According to Mason, achieving this level of preparedness requires anticipating what’s coming next and trimming four key excessive harms: bias, haste, specialization, and inattention to detail.
“If we're not careful to address today's bias and prejudice, it will leak into our systems tomorrow,” heeded Mason, who cautioned that data sets, training data, and machine learning are already becoming so complex, it will be increasingly difficult to spot bias built into these systems.
Excessive haste - championed in Silicon Valley with a “move fast, break things” mantra - often leads to more time wasted in the long term due to the cleanup required when systems break down. Ensuring that future technologies have the proper infrastructure in place to thrive is essential.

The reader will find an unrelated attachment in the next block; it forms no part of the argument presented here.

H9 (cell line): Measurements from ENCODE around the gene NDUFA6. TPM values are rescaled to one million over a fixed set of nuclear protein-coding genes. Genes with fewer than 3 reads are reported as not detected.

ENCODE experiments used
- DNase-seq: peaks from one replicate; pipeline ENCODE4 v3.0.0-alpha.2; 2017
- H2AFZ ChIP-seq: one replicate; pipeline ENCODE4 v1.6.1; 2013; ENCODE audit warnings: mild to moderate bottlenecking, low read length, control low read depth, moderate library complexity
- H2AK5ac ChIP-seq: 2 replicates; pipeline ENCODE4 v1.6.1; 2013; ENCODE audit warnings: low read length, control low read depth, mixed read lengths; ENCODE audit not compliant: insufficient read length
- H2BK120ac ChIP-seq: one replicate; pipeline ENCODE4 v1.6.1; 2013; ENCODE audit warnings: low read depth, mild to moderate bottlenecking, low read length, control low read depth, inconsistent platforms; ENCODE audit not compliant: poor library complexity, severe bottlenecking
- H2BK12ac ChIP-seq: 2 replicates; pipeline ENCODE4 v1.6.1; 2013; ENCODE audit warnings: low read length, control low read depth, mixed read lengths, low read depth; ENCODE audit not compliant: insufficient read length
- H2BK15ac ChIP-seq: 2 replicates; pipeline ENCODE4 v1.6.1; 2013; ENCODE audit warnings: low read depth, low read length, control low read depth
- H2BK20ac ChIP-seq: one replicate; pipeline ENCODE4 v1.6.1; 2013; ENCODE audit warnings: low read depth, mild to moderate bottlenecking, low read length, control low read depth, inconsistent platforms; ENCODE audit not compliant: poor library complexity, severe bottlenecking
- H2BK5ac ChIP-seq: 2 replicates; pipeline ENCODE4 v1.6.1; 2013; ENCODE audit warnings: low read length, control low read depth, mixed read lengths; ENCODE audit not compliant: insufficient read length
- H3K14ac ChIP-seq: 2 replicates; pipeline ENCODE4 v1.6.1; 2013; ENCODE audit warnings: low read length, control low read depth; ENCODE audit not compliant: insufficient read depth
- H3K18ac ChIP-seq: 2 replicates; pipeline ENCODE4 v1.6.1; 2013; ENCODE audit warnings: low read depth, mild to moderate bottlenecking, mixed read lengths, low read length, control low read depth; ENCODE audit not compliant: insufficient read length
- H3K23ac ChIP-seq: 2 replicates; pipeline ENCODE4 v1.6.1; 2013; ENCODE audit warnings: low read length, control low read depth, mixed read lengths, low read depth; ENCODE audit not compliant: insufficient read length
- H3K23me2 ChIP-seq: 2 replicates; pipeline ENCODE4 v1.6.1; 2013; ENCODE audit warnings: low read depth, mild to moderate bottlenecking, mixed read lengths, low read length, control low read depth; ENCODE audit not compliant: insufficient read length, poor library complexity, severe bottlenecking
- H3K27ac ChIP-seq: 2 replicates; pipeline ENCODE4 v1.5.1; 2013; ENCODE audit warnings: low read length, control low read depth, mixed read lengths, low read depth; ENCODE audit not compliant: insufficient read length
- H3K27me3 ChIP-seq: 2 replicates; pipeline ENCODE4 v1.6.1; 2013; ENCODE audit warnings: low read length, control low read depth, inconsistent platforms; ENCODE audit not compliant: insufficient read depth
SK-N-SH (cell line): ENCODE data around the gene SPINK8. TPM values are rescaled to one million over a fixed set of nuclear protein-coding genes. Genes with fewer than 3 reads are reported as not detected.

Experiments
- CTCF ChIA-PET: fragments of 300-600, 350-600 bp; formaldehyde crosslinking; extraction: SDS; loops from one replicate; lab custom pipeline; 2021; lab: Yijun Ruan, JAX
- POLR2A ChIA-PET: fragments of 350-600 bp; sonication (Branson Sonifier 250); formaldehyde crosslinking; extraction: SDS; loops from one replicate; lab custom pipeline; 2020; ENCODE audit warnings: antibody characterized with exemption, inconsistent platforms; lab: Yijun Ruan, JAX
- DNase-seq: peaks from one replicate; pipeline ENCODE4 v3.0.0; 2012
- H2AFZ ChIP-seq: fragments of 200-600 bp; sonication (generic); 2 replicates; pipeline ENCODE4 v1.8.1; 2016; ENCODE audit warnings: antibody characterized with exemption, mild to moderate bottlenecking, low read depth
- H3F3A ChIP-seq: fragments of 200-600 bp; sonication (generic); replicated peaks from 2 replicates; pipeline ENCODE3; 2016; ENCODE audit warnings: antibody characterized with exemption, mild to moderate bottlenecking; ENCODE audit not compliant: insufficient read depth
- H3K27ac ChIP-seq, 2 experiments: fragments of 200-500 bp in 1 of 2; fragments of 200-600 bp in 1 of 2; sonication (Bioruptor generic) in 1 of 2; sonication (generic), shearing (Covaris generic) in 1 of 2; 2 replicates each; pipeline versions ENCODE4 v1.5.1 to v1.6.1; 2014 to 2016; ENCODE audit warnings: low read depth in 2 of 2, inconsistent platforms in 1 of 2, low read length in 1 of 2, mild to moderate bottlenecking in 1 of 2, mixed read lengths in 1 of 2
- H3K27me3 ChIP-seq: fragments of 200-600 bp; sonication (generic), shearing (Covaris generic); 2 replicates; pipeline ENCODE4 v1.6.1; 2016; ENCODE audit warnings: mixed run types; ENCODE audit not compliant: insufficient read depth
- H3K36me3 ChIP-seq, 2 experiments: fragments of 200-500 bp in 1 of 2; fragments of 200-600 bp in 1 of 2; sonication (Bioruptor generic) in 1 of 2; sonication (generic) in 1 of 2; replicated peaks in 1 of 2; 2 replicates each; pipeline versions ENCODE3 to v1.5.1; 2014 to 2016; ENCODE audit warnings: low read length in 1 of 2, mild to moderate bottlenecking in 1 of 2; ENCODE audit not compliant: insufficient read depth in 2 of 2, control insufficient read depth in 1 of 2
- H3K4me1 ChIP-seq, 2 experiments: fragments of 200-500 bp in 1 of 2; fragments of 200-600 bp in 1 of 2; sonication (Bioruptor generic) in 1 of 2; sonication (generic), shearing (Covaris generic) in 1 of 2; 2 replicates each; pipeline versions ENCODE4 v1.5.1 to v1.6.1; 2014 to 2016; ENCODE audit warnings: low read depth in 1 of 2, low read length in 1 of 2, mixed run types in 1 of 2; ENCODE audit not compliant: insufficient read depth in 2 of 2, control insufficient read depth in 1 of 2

Trimming the third harm - excessive specialization - allows innovation to flourish as people explore beyond their individual corners. “If everyone is busy working on their tiny piece of the puzzle,” cautioned Mason, “over time, there will be fewer and fewer people who understand how the puzzle is being put together.” Hyperspecialization and silo mentality lead to people who overlook both opportunities and risks.
Excessive inattention to detail is a shortcoming both prevalent and unacceptable. “Think about it,” said Mason. “How could a social networking company, where data is so critical to its existence, fail to secure data? How can banks, whose central role is to move money, fail to understand where that money is being moved? How could scooter companies forget about helmets?” Having visionaries is great, said Mason, but attending to details is critical to our future.
Multiple perspectives for an expanded process
The symposium continued with a series of panel discussions that explored the technology and design, policy and governance, and broader social implications of autonomous systems. Panelists represented a cross-section of stakeholders and experts that included speakers from public, private, and nonprofit sectors.